However, with time Dany is able to gain the respect and admiration of her husband. The shift in their power dynamic – from Drogo seeing her as a purchased object to seeing her as his equal – only comes when she learns to be a better lover. A drastic change is seen in his character after this; he is loyal to her only, and puts her wishes before that of his Bloodriders. In many ways, it seems as though Daenerys “tamed” him while simultaneously moving up in the power structure. While she does not use her sexuality/femininity to intentionally become more powerful, it becomes a recurring plot point for her story (Drogo, Ser Jorah, Xoro Xhoan Daxos, Daario Naharis, Jon Snow…). This could have a lot to do with the fact that the main writing staff for the series is made up of white, cisgendered men who believe that Dany’s most powerful asset is her beauty.
The first instance of Dany’s white savior habits comes in season one when she saves a group of women from being raped by the Dothraki Bloodriders. Dany tells her Khal that the women she saved belong to her now, thus initiating her liberator persona. These women that she has collected are all women of color, and not so subtlety imply that Dany did not “save” them, despite her own belief. One of these women, in retaliation, kills Khal Drogo when Dany orders her to save him, in order to prove to Dany that life is worth nothing when “all the rest has gone”.
Next, Daenerys and her dragons travel to Astapor to purchase the Unsullied, who are a group of highly trained warriors. In her agreement with the Master’s to purchase the men, she also asks for the slave woman Missandei, as a “gift” after seeing the way the masters treated her. Here, Daenerys has “saved” another person of color, who eventually becomes her advisor and occupies a position commonly associated with the White Savior trope; the black best friend. This particular trope’s significance plays a key role to Daenerys’ storyline – not Missandei’s – in the final season.
Missandei is taken captive by Daenerys’ enemies in season nine, and used as leverage. She is then brutally murdered by beheading in front of Dany after being her friend for six seasons. What is particularly upsetting about Missandei’s death is not her unfulfilled potential as a character or the fact that she dies in chains, but that her death – the death of one of the only significant female characters of color – was merely used as a plot point to drive Daenerys to become the “Mad Queen”. The focus is on Dany whenever Missandei is killed, and remains on Dany and her mourning until the series finale, when she turns from the most fitting ruler to a murderous dictator (a shift that happens in the span of one episode).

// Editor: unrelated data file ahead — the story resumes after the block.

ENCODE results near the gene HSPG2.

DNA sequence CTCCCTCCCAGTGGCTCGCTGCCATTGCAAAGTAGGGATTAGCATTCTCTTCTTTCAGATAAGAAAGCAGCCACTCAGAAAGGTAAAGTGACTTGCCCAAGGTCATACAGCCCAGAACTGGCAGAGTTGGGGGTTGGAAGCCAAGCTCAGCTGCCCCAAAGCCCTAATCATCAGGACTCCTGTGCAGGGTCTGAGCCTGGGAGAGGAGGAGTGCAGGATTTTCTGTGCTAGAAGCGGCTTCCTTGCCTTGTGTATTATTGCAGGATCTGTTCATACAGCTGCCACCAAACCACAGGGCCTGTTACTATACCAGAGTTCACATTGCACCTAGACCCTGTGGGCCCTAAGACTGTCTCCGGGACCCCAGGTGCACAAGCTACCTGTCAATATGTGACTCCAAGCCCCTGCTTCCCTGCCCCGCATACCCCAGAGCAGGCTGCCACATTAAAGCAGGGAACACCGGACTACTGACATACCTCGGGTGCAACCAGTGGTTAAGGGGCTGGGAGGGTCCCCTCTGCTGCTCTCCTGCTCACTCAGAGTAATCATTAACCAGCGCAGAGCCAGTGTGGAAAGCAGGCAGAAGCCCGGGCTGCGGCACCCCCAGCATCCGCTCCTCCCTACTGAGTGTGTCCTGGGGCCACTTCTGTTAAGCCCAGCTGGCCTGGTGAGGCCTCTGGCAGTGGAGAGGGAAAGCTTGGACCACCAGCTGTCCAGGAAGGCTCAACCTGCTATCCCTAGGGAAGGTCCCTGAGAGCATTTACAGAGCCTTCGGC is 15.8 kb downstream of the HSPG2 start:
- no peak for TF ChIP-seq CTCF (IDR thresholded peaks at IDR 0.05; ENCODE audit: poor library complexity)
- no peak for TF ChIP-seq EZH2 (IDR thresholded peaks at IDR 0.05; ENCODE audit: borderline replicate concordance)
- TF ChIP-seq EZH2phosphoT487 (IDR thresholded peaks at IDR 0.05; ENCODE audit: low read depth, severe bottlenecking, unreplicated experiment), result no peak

In season three, after Dany officially owns the Unsullied, she demands that they slay the masters in Astapor and then “frees” the soldiers. Immediately after their liberation, she asks for them to fight for her as “free men”. The Unsullied stick with Daenerys for the remainder of her journey as loyal soldiers. What Dany’s group of women, Missandei, and the Unsullied have in common is that they are all people of color; thus far in Dany’s journey, she has fit the white savior trope definition very accurately. In terms of her actions being self-serving, she gains not only loyalty, but the beginnings of her army and council. Her liberation serves to increase her power and authenticity as a Queen, rather than doing it out of the goodness of her heart.
With her new army and counselors, Dany travels to the slave city of Yunkai with the intention of taking the city. Her plan in order to do this? Liberate the slaves in the city, gain their loyalty, and use that to overthrow the Masters. In this particular liberation, however, Daenerys gender as a white savior comes into play once again.
The opposing force in this fight for Yunkai is the Second Sons, who are sellswords hired to protect the Masters. They are led by three men who constantly oversexualize Dany – suggesting she is a former prostitute, telling her to take her clothes off, and molesting Missandei more than once in their three minute meeting. One of the leaders, however, kills his associates and pledges himself to Dany and her cause because he “fights for beauty”. This adds to the common occurrence for Daenerys; men who follow her often do it because they are in love with her. Because she is a woman, she is able to rise to power with different tactics than male white saviors.